Set in Jerusalem, Four Mothers tells the story of five generations of Jewish women, all of whom are deserted by their spouses and forced to rear their children on their own. The central character is Sara, a gifted healer and great beauty whose long life ends as her great-granddaughter bears a son. The novel explores the lives of Sara and her mother Mazal, daughter Pnina-Mazal, granddaughter Geula, and great-granddaughter Amal. The womens' lives are enriched by magic, drama, and psychic episodes as each must grapple with personal destiny and daily life. "The bond between the women of the various generations is almost mystical," noted Gila Ramras-Rauch in World Literature Today. "Throughout, despite the strongly patriarchal society, women are shown as thriving and transcending all odds.… Madness, loss, and tragedy do not diminish the strength, tenacity, and wisdom of these women." A Publishers Weekly critic felt that the novel "gives a personal perspective to [a] city more often defined by its historic and political headlines."
The Fairest among Women offers another magic-realist tale of growing up in Jerusalem during the tumultuous decades following World War II. Unusually precocious physically and mentally, Rosa is raised to believe that she is uncommonly beautiful. This notion persists as Rosa makes three marriages, raises eight children, and takes advice from her ancestors, living and dead. In her Library Journal review of the novel, Ellen R. Cohen observed: "Realism and fantasy mix nicely in this sometimes surreal tale, with absorbing results." A Publishers Weekly critic found the book "by turns salty, funny and always inventive, delicious."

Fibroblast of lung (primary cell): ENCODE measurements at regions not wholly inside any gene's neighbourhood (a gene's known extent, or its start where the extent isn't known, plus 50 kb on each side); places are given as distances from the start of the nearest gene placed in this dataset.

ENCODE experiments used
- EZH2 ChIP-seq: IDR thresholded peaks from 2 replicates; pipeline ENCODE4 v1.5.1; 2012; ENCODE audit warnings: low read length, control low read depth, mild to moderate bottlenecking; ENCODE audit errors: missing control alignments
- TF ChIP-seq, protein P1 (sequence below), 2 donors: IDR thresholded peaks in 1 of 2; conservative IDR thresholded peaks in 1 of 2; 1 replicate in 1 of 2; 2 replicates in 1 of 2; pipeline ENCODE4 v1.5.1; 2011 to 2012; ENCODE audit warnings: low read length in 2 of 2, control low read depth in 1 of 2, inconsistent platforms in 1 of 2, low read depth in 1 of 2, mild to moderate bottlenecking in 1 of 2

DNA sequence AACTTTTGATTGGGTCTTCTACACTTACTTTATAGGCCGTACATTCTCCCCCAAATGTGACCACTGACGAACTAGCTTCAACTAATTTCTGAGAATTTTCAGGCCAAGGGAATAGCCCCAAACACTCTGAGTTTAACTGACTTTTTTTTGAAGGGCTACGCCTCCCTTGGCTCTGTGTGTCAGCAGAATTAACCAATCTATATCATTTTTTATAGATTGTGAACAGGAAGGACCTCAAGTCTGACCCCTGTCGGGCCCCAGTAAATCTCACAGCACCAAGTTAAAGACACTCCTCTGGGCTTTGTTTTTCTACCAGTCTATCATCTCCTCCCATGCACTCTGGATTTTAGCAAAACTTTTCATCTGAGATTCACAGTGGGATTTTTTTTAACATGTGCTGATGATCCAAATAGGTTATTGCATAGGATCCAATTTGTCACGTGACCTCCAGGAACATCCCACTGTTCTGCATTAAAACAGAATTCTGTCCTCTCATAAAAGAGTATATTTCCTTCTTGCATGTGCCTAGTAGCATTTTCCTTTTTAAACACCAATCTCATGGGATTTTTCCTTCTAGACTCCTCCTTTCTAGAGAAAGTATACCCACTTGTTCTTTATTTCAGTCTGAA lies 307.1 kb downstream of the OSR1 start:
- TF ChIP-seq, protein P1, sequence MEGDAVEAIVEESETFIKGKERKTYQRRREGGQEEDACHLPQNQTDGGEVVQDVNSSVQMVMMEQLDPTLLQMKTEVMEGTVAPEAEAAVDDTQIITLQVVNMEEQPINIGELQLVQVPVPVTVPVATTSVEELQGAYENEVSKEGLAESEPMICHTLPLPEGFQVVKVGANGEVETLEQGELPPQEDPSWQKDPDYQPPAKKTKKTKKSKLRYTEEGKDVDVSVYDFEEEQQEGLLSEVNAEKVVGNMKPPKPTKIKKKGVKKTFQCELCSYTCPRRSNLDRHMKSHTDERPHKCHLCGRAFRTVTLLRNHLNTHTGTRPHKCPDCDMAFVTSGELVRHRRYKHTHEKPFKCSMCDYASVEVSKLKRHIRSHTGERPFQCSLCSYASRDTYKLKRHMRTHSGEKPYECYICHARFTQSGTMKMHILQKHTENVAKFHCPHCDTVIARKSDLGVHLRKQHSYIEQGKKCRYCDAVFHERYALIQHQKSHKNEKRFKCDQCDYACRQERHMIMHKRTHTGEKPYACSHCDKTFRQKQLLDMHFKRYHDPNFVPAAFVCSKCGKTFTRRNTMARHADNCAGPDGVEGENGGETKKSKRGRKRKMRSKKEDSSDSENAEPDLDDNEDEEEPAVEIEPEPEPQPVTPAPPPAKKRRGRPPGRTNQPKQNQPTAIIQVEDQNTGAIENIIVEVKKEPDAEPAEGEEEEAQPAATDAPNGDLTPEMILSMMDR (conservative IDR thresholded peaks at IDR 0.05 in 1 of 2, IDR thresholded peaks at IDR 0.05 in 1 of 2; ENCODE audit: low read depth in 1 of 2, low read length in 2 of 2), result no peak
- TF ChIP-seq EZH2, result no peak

Horn told the London Times that the violent nature of life in Jerusalem inspires women authors there to write domestic stories with universal appeal. Normal life, she said, "is what we crave.…But from time to time between the lines you can hear a different voice, our genuine voice of fear.…We cannot escape that."
BIOGRAPHICAL AND CRITICAL SOURCES:
Booklist, May 1, 1999, Nancy Pearl, review of Four Mothers, p. 1577; May 1, 2001, Nancy Pearl, review of The Fairest among Women, p. 1665.
Daily Telegraph (Surry Hills, Australia), September 9, 2000, "A Mother's Lode," p. 118.
Library Journal, April 1, 2001, Ellen R. Cohen, review of The Fairest among Women, p. 132.
New York Times Book Review, December 8, 1996, David Willis McCullough, "Travel"; November 21, 1999, Sandee Brawarsky, review of Four Mothers, p. 74.
Publishers Weekly, October 7, 1996, review of Shalom, Japan: A Sabra's Five Years in the Land of the Rising Sun, p. 57; March 1, 1999, review of Four Mothers, p. 57; June 25, 2001, review of The Fairest among Women, p. 48.
Times (London, England), June 7, 2002, Anne Sebba, "I See the Arabs as Victims" (interview), p. 5.
World Literature Today, autumn, 1999, Gila Ramras-Rauch, review of Four Mothers, p. 890.
Shifra Horn Home Page,http://www.shifra-horn.com (October 23, 2003).*